Mariupol, the city which came to symbolise Ukrainian resistance is now in the hands of the Russians, both Moscow and Kyiv have confirmed. Rachel Younger reports from Ukraine with more of the day's top news
Concern is growing for the more than 2,400 Ukrainian fighters who are now in Russian hands after the invading forces claimed the besieged Mariupol steel works is now fully under their control.
Late on Friday, Russia claimed its forces had taken full control of the Azovstal steel plant in Mariupol that was the last stronghold of Ukrainian resistance in the city. Kyiv has confirmed that all the fighters have surrendered.
It is thought the plant is now empty of fighters and civilians, marking the end of a nearly three-month siege that reduced much of Mariupol to ruins and left more 20,000 people feared dead.
Some have been taken by the Russians to a former penal colony in territory controlled by Moscow-backed separatists.
Defence Minister Sergei Shoigu reported to President Vladimir Putin on Friday that the Azovstal steelworks in Mariupol has been “completely liberated” from Ukrainian fighters.
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Russia’s claimed seizure of the plant - which came to symbolise Ukrainian resistance - gives President Putin a sorely needed victory in the war he began, capping a nearly three-month siege that left a city in ruins.
Ukraine hopes the captured fighters - who are now prisoners of war - could be returned in a prisoner swap.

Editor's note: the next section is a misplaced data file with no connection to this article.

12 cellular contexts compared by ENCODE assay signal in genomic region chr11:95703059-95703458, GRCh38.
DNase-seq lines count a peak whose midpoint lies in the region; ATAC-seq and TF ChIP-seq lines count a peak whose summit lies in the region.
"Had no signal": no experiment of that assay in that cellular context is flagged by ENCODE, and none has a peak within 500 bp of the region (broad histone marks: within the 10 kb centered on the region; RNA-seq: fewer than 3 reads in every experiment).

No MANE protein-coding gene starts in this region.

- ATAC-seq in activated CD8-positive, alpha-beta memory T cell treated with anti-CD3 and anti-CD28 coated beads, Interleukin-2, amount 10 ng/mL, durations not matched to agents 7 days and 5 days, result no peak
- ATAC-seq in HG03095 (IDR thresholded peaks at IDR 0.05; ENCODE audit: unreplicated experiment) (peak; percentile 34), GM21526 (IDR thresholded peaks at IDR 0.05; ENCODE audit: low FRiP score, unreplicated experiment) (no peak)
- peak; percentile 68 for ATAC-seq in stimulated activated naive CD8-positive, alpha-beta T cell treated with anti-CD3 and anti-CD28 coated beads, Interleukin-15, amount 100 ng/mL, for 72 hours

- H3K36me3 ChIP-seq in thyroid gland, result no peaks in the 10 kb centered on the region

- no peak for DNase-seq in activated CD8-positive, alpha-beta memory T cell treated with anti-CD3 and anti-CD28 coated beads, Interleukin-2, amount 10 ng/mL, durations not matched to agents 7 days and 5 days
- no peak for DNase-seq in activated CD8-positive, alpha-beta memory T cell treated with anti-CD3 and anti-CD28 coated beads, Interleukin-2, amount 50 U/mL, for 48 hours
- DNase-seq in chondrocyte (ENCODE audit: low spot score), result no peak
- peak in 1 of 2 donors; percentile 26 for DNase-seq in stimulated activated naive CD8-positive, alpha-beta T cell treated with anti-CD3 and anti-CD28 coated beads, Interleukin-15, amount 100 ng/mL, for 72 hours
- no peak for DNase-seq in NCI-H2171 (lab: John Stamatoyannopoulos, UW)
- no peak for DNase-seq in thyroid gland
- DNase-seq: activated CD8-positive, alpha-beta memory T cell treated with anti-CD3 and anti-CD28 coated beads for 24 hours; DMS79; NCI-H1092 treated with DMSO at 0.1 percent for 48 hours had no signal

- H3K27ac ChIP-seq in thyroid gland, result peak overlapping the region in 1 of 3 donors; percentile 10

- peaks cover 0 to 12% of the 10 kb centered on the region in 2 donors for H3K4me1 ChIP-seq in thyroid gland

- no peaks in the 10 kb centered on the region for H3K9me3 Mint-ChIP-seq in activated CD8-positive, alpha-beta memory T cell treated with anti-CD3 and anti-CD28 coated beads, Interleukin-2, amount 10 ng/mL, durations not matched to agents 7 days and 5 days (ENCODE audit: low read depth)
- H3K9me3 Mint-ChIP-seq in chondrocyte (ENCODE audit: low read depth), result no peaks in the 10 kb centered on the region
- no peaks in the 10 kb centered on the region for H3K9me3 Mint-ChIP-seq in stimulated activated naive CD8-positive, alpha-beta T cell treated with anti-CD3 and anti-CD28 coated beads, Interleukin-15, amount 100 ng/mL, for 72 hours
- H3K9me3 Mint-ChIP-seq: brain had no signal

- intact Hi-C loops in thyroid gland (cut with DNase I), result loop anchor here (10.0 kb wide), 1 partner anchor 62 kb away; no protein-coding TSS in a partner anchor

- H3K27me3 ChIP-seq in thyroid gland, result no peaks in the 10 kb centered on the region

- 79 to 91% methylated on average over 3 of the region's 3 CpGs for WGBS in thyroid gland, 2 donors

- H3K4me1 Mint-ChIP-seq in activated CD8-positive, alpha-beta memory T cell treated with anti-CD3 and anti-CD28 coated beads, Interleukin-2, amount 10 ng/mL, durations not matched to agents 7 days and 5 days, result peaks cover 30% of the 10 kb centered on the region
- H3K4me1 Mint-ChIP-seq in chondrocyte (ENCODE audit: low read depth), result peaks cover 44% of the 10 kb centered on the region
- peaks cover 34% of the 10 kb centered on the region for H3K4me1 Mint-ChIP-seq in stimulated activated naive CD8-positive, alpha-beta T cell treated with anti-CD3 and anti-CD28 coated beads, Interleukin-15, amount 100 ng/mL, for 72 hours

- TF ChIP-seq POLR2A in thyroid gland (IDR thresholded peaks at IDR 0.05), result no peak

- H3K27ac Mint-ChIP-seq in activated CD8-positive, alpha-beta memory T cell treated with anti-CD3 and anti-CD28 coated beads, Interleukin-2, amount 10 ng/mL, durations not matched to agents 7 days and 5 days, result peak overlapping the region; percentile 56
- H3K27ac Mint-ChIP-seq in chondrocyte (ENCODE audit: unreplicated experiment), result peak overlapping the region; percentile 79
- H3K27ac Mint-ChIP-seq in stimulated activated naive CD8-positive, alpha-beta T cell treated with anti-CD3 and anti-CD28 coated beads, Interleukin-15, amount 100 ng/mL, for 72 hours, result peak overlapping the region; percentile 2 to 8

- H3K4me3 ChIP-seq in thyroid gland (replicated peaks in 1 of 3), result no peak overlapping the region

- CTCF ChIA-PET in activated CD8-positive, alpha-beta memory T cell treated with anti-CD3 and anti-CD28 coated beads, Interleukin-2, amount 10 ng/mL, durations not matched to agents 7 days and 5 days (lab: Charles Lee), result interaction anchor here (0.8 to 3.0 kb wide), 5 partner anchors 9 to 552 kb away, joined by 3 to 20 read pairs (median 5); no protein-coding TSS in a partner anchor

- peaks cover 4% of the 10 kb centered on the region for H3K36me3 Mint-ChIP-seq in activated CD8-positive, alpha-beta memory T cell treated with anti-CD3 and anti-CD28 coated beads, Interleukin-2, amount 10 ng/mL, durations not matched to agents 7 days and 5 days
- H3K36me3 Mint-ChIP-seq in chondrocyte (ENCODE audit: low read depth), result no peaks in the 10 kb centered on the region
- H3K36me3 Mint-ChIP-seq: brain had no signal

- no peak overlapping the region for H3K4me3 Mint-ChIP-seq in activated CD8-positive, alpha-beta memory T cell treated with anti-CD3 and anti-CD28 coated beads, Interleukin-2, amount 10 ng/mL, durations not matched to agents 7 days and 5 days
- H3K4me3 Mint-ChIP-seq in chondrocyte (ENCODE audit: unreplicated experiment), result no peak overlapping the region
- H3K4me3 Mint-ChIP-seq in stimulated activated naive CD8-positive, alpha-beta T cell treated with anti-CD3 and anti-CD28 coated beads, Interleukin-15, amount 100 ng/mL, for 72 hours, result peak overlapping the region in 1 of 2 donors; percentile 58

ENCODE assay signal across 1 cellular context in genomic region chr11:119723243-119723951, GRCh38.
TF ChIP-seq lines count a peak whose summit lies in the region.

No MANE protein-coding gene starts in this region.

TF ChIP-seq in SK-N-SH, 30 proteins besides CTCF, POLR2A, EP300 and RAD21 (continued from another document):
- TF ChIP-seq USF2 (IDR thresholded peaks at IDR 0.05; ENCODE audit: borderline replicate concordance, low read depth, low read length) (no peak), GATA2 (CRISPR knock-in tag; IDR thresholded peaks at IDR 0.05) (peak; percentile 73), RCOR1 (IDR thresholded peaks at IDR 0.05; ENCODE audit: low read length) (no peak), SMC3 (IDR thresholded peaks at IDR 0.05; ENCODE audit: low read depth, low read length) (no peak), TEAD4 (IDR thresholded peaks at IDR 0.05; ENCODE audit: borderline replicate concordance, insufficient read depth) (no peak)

However, Denis Pushilin, the Head of the Donetsk People's Republic - an area of eastern Ukraine controlled by Moscow-backed separatists - said on Saturday that the Ukrainians considered heroes by their fellow citizens were sure to face a tribunal in Russia for their wartime actions.
It is not clear what the fighters would be put on trial for, given that it was Russia who launched the invasion.
Russian officials and state media repeatedly have tried to characterise the fighters who holed up in the Azovstal steel plant as neo-Nazis. Among the plant’s more than 2,400 defenders were members of the Azov Regiment, a national guard unit with roots in the far right, but are now part of the Ukrainian armed forces.
Russia also regards the Azov Regiment as a terrorist organisation and has branded the fighters as "neo-Nazis", with the chair of the state Duma saying they cannot be handed over.
As the end drew near at the steel plant, the families of fighters who had held out told of what they feared would be their last contact with their husbands, partners, sons and brothers.Olga Boiko, the wife of a marine, wiped away tears as she shared the words her husband sent to her on Thursday: “Hello. We surrender, I don’t know when I will get in touch with you and if I will at all. Love you. Kiss you. Bye.”
Amnesty International said the Red Cross should be given immediate access to the fighters.
On Friday, Dan Rivers reported from Ukraine alongside News Editor Jonathan Wald and the rest of our team on the ground: Kenny Fillingham , Krystyna Fedosyeyeva and Max Olshyn
The Ukrainian government has not commented on Russia’s claim of capturing Azovstal, which for weeks remained Mariupol’s last holdout of Ukrainian resistance, and with it completing Moscow’s long-sought goal of controlling the city, home to a strategic seaport.